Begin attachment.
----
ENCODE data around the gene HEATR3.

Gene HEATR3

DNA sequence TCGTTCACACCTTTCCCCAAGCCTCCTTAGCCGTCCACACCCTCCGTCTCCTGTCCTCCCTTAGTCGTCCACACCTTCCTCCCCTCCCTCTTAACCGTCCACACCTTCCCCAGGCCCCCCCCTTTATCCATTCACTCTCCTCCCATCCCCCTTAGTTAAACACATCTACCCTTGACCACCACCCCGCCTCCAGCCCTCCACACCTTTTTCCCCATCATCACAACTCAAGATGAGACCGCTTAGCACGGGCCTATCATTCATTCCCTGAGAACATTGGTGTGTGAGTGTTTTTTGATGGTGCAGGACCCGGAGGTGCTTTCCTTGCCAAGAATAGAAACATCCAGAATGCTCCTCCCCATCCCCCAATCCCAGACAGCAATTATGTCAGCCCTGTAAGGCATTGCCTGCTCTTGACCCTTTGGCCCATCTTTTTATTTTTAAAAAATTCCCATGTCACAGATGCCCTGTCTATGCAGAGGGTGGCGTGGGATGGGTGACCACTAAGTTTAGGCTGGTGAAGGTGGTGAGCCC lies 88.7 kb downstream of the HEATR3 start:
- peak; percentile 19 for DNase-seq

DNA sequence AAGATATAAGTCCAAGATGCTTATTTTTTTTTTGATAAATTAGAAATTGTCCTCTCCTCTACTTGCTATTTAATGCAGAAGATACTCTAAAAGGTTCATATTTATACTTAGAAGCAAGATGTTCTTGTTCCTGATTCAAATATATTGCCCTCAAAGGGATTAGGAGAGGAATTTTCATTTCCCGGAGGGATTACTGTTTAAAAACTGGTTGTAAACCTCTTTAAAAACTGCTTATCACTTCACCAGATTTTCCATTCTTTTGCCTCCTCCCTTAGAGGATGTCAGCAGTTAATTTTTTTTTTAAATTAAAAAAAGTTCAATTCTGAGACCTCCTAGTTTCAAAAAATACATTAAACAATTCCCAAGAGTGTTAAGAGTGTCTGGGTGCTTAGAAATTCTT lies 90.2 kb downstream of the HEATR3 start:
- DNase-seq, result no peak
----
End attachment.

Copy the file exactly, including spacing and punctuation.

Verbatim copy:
ENCODE data around the gene HEATR3.

Gene HEATR3

DNA sequence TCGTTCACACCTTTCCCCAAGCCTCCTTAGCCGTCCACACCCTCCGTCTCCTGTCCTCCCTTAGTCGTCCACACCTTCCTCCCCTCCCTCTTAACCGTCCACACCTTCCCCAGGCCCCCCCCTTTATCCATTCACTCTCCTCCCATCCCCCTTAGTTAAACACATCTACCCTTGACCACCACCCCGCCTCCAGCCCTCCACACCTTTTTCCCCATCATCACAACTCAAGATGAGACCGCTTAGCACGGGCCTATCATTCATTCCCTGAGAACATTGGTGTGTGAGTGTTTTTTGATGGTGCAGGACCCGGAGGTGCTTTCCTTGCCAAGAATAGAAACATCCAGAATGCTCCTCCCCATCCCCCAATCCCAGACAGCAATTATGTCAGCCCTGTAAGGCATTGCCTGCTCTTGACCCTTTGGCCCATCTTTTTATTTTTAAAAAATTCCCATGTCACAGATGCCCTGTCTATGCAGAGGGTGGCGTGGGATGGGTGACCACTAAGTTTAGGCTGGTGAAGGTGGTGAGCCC lies 88.7 kb downstream of the HEATR3 start:
- peak; percentile 19 for DNase-seq

DNA sequence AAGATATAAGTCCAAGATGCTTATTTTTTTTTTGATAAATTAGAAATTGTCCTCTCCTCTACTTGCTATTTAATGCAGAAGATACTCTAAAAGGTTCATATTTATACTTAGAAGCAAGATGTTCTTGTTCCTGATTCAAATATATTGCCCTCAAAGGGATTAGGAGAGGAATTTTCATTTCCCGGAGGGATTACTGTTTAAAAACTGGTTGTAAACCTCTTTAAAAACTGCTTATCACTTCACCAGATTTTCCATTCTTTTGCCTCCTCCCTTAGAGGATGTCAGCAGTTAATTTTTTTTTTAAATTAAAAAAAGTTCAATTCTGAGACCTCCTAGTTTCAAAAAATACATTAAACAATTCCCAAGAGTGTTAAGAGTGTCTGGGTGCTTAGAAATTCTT lies 90.2 kb downstream of the HEATR3 start:
- DNase-seq, result no peak